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John E. Sununu

Obama’s attack on Koch brothers is personal

Fresh off his Martha’s Vineyard vacation, a rested and ready Barack Obama set Air Force One on full throttle, flying off to Las Vegas last week to do something really important: Pick a fight with the Koch brothers. The backdrop may have been a clean energy summit starring Senate Democratic leader Harry Reid, but the headlines were clear enough. This was about Obama demonizing his enemies.

On the surface, Obama’s announcement of billions of dollars in renewable energy subsidies — yes, the very loan guarantees that resulted in the $500 million bankruptcy of Solyndra Energy — looked like business as usual. What set the event apart was his attack on his opponents’ motives, and his calling out the Kochs by name.

Obama condemned fossil fuel interests and “the Koch brothers pushing for new laws to roll back renewable energy standards.” He characterized such efforts in the harshest terms possible: “That’s not the American way.” Opposing subsidies for geothermal energy is un-American? Really?

Interviewed by Politico, Charles Koch displayed the type of restraint one would hope to see in the president. Despite the media bombast — Politico called Koch’s remarks “blistering” — the essence of what Charles Koch had to say was simple.

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First, he observed that a speech that went to great lengths to attack him by name was “beneath the dignity of the president.” It is. Second, he made clear that the brothers’ opposition to Obama’s clean energy subsidies has nothing to do with their support for fossil fuels, but everything to do with their opposition to all forms of corporate subsidy.

Koch promised to continue speaking “against corporate welfare as something that hurts everybody except those direct beneficiaries.” While acknowledging that Koch Industries benefits from many subsidies, he remains steadfastly opposed to them all. “We have to show that this corporate welfare and cronyism is unjust . . . many aspects of it are undermining the opportunities for the poor and the disadvantaged,” he said.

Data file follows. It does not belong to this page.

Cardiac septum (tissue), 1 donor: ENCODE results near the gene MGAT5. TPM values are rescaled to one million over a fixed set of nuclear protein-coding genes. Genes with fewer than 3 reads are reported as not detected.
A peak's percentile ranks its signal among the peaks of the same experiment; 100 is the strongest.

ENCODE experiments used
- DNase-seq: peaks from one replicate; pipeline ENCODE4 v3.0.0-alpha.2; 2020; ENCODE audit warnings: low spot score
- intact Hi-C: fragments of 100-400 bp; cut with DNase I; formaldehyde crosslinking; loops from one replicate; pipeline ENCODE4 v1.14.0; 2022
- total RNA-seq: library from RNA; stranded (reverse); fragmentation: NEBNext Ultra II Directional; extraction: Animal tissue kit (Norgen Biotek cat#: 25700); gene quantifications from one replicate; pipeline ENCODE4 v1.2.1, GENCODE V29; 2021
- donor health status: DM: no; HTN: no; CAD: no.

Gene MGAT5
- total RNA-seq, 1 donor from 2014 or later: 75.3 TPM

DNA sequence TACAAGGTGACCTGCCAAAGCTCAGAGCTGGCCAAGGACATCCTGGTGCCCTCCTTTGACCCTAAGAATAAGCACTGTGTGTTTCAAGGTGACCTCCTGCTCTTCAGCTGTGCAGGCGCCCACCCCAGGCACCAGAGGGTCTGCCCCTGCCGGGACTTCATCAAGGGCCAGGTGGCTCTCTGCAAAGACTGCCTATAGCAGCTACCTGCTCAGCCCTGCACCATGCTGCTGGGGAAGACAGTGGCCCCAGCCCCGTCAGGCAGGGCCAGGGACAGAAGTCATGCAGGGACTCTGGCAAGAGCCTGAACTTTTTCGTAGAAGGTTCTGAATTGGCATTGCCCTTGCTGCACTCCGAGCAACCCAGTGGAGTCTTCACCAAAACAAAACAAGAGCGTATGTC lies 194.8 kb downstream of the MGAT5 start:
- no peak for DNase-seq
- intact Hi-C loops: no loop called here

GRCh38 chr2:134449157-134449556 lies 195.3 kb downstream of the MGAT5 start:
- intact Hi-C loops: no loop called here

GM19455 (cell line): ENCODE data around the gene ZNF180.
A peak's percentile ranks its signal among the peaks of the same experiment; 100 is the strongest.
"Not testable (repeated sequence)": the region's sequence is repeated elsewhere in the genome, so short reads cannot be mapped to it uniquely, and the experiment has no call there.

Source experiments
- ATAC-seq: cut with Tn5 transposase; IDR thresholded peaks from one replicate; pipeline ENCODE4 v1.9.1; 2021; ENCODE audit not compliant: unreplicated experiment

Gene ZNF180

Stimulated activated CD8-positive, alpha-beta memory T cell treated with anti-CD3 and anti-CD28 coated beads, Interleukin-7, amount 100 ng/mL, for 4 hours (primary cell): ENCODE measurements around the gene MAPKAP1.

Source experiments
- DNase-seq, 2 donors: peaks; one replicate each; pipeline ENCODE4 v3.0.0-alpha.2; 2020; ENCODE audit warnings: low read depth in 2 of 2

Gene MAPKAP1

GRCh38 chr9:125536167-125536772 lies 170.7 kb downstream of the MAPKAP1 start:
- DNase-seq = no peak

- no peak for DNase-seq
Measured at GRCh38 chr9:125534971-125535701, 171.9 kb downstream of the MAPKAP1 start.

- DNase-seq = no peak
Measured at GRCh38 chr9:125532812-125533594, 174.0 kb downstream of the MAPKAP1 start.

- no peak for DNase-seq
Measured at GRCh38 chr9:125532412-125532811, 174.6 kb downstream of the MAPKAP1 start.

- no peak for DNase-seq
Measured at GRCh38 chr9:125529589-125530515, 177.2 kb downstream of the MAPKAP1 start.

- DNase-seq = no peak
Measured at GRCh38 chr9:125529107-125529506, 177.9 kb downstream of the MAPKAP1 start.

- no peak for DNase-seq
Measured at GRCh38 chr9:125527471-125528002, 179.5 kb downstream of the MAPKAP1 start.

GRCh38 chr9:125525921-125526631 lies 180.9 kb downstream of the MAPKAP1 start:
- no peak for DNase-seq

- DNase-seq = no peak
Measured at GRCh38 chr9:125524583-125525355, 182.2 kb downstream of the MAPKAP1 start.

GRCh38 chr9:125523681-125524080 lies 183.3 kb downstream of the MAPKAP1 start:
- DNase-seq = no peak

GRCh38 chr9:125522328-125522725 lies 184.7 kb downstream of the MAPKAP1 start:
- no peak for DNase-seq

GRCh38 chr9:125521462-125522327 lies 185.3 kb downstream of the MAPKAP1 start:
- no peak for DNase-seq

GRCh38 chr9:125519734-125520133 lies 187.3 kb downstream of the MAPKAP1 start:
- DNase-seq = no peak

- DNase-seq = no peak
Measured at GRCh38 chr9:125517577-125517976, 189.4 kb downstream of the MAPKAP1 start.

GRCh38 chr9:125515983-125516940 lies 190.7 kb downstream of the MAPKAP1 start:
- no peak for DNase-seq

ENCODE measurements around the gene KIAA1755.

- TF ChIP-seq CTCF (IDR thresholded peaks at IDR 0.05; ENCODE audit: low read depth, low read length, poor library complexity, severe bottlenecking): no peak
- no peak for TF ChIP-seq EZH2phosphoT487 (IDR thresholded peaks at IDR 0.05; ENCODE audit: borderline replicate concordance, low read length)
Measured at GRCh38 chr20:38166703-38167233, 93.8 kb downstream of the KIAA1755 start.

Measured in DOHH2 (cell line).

His civil tone sends opponents like Reid into fits of rage; they default to flaming rhetoric about the rich, a rigged system, and the Kochs’ attempt to buy influence. In reality, however, the Kochs are doing something quite straightforward: spending money to promote ideas they believe will make the country stronger.

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What irritates opponents even more is that they’re right. Subsidies cost taxpayers billions, flow disproportionately to large corporations, and raise prices on goods like milk, sugar, and other staples. The Kochs want to eliminate them all: oil, gas, the Ex-Im Bank, wind, solar, wheat, catfish — you name it.

Obama disagrees. He likes subsidies when they go to companies and industries he favors; he condemns them when they go to those he doesn’t like. That is precisely the reason Charles Koch wants them gone. Politicians shouldn’t be in the business of dispensing favors to business.

Instead of offering a reasoned argument, Obama questions motives and patriotism, and condemns the Kochs’ “big money” activism. Harry Reid used the term “shadowy billionaires.” Yet nothing could be further from America’s true history. Practically every one of our founding fathers was associated with a major newspaper. Jefferson and Madison financed the National Gazette, Hamilton controlled the Gazette of the United States, and Ben Franklin owned the Pennsylvania Gazette for decades.

These publications promoted political ideas and policies with relentless intensity. There were fewer than 100 nationwide when the Constitution was ratified, and they were the only means of public communication. Then, as now, it was speech, and it was expensive. But their influence was far greater than the fragmented digital ads and cable TV buys of any super PAC today.

Charles Koch is no Ben Franklin. But he has a right to speak, write, and purchase advertising that espouses his views. If the president can’t accept — and champion — that concept, he’s running afoul of 240 years of American history. And if he wants to live in a country that doesn’t allow it, there’s always Russia. They don’t do that in Russia.

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John E. Sununu, a former Republican senator from New Hampshire, writes regularly for the Globe.

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